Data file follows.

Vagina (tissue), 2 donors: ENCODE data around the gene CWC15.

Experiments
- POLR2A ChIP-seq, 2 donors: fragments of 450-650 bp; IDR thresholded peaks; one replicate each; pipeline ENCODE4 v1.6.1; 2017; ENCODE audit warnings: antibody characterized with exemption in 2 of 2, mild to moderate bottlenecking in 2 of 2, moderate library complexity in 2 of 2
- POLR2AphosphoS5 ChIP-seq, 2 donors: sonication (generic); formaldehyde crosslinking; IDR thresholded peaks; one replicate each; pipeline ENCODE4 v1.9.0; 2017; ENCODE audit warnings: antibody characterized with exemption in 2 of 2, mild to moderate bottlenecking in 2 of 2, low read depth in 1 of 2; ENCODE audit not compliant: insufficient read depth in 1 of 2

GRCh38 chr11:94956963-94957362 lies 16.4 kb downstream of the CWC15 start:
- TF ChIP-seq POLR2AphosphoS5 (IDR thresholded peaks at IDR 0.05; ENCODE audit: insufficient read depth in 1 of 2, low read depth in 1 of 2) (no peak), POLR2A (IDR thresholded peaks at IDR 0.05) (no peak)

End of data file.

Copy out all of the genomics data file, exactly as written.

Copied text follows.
Vagina (tissue), 2 donors: ENCODE data around the gene CWC15.

Experiments
- POLR2A ChIP-seq, 2 donors: fragments of 450-650 bp; IDR thresholded peaks; one replicate each; pipeline ENCODE4 v1.6.1; 2017; ENCODE audit warnings: antibody characterized with exemption in 2 of 2, mild to moderate bottlenecking in 2 of 2, moderate library complexity in 2 of 2
- POLR2AphosphoS5 ChIP-seq, 2 donors: sonication (generic); formaldehyde crosslinking; IDR thresholded peaks; one replicate each; pipeline ENCODE4 v1.9.0; 2017; ENCODE audit warnings: antibody characterized with exemption in 2 of 2, mild to moderate bottlenecking in 2 of 2, low read depth in 1 of 2; ENCODE audit not compliant: insufficient read depth in 1 of 2

GRCh38 chr11:94956963-94957362 lies 16.4 kb downstream of the CWC15 start:
- TF ChIP-seq POLR2AphosphoS5 (IDR thresholded peaks at IDR 0.05; ENCODE audit: insufficient read depth in 1 of 2, low read depth in 1 of 2) (no peak), POLR2A (IDR thresholded peaks at IDR 0.05) (no peak)